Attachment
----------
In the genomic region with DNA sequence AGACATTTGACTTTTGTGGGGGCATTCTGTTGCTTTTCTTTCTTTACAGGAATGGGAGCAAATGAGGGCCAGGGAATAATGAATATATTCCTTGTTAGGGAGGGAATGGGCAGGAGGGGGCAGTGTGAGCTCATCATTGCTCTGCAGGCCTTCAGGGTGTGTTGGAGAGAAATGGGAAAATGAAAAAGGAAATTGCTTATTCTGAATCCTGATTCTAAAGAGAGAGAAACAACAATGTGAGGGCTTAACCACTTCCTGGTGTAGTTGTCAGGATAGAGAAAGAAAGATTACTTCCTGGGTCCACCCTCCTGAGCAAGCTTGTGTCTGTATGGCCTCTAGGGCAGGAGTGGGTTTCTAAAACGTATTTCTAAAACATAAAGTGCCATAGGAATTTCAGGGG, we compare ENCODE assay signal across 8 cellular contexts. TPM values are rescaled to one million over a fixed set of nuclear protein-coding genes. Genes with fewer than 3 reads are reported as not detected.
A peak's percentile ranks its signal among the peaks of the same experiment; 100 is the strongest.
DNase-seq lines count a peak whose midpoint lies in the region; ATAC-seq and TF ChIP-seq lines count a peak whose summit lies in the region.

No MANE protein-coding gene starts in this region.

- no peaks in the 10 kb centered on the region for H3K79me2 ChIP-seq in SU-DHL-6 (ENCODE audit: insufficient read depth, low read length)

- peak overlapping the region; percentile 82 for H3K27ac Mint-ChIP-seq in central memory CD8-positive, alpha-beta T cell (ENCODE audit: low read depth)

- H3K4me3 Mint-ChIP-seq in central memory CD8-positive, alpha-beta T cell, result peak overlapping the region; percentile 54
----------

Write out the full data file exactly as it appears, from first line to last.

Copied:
In the genomic region with DNA sequence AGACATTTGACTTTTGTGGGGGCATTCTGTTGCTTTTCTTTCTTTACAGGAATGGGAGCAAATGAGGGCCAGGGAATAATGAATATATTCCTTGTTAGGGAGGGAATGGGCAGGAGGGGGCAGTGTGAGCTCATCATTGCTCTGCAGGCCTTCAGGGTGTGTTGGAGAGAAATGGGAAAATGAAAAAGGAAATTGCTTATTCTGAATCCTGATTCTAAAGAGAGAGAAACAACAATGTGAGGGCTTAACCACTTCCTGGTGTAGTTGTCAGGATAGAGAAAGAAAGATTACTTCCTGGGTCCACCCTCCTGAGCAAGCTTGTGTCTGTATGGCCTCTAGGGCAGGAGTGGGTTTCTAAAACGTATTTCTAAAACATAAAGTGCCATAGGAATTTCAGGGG, we compare ENCODE assay signal across 8 cellular contexts. TPM values are rescaled to one million over a fixed set of nuclear protein-coding genes. Genes with fewer than 3 reads are reported as not detected.
A peak's percentile ranks its signal among the peaks of the same experiment; 100 is the strongest.
DNase-seq lines count a peak whose midpoint lies in the region; ATAC-seq and TF ChIP-seq lines count a peak whose summit lies in the region.

No MANE protein-coding gene starts in this region.

- no peaks in the 10 kb centered on the region for H3K79me2 ChIP-seq in SU-DHL-6 (ENCODE audit: insufficient read depth, low read length)

- peak overlapping the region; percentile 82 for H3K27ac Mint-ChIP-seq in central memory CD8-positive, alpha-beta T cell (ENCODE audit: low read depth)

- H3K4me3 Mint-ChIP-seq in central memory CD8-positive, alpha-beta T cell, result peak overlapping the region; percentile 54